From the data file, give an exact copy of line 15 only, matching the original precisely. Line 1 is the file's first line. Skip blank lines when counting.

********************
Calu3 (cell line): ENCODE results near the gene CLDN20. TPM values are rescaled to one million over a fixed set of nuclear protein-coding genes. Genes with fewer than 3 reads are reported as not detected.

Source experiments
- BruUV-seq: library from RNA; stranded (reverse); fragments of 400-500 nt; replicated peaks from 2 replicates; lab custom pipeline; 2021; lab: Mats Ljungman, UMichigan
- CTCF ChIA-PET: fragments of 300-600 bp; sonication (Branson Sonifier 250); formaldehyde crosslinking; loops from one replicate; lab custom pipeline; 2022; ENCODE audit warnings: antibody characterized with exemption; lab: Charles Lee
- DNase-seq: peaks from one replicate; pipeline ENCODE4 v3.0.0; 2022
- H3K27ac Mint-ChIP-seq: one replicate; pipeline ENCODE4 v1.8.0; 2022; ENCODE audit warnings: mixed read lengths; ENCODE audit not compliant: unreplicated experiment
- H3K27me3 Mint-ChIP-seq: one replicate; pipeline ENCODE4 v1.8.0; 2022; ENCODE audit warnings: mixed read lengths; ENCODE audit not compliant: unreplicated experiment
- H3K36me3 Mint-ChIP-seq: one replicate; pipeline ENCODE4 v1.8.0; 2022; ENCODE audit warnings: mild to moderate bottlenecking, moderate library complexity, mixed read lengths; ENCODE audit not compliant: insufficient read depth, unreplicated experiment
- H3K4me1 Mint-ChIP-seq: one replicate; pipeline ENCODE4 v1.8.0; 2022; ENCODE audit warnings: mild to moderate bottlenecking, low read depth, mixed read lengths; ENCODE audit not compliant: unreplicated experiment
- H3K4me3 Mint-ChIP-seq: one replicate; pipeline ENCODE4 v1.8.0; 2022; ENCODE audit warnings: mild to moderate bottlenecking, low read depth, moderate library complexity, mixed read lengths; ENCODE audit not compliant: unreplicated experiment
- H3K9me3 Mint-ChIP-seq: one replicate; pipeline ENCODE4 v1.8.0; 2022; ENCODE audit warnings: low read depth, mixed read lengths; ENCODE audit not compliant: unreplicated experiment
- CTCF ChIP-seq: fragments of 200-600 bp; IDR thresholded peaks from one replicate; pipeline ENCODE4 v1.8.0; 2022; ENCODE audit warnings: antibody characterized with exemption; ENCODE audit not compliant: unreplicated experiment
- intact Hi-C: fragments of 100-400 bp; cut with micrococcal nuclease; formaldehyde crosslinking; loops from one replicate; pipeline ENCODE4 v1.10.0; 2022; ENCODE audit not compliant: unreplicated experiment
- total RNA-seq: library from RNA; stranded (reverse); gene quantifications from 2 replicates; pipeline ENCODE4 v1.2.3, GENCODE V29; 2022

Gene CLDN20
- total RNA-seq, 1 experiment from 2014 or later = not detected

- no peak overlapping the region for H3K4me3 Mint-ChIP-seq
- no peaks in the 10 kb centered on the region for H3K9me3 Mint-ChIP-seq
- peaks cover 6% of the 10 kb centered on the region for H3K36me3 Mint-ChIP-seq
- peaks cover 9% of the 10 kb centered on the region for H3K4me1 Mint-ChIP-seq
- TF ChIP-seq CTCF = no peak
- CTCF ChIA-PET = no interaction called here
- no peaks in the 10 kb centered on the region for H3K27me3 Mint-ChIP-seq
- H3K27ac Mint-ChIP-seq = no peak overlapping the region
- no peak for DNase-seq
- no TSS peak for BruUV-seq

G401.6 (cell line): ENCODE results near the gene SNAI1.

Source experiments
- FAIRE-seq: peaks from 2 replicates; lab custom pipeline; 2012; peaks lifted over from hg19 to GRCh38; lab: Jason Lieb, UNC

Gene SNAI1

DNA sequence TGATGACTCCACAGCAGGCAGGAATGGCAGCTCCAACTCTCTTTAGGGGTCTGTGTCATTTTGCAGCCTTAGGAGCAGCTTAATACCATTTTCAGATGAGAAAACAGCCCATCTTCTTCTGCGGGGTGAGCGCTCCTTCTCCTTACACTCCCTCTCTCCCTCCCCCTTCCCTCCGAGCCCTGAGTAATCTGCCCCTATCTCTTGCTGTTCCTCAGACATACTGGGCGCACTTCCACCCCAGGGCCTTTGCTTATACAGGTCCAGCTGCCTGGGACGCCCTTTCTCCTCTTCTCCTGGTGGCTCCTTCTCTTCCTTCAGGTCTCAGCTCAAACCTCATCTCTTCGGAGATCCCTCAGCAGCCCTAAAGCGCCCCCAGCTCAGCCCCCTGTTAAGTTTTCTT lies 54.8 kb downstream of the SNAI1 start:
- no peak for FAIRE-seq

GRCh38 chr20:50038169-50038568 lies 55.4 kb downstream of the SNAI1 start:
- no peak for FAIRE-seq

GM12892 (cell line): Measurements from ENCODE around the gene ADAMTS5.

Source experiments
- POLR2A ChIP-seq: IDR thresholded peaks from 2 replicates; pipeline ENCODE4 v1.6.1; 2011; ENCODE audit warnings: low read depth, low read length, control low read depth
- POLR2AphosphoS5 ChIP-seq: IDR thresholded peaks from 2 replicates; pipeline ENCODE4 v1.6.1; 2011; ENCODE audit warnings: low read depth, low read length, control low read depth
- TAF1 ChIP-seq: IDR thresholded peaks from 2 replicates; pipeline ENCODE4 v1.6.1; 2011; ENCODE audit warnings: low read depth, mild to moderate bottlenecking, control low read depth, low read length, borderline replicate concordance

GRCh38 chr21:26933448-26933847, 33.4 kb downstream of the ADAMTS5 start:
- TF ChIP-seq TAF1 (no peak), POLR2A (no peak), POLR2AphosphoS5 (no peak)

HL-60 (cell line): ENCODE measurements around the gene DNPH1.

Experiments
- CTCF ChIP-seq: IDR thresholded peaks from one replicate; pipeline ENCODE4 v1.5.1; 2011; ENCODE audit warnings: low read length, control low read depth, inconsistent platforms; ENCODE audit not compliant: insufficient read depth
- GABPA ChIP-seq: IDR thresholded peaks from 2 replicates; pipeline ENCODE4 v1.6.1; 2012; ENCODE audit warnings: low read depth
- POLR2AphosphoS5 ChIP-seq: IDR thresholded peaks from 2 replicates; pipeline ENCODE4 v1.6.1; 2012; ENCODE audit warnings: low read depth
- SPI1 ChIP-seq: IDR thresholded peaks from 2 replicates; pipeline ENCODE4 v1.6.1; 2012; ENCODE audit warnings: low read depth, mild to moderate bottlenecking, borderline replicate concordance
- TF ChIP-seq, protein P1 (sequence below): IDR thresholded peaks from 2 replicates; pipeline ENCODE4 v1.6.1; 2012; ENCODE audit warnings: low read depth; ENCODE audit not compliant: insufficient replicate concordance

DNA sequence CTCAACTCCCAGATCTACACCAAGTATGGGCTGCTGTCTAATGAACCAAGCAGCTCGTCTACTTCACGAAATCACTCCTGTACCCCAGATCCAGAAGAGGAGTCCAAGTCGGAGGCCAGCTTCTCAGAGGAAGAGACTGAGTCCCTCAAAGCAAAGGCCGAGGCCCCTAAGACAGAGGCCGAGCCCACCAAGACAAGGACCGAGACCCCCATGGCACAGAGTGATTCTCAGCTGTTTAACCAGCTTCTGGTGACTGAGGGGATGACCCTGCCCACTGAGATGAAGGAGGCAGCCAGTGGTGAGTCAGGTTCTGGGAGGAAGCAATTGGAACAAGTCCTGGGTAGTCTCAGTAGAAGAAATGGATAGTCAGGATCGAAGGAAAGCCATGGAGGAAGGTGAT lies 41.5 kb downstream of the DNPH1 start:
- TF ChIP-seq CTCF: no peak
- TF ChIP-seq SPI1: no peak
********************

Gene CLDN20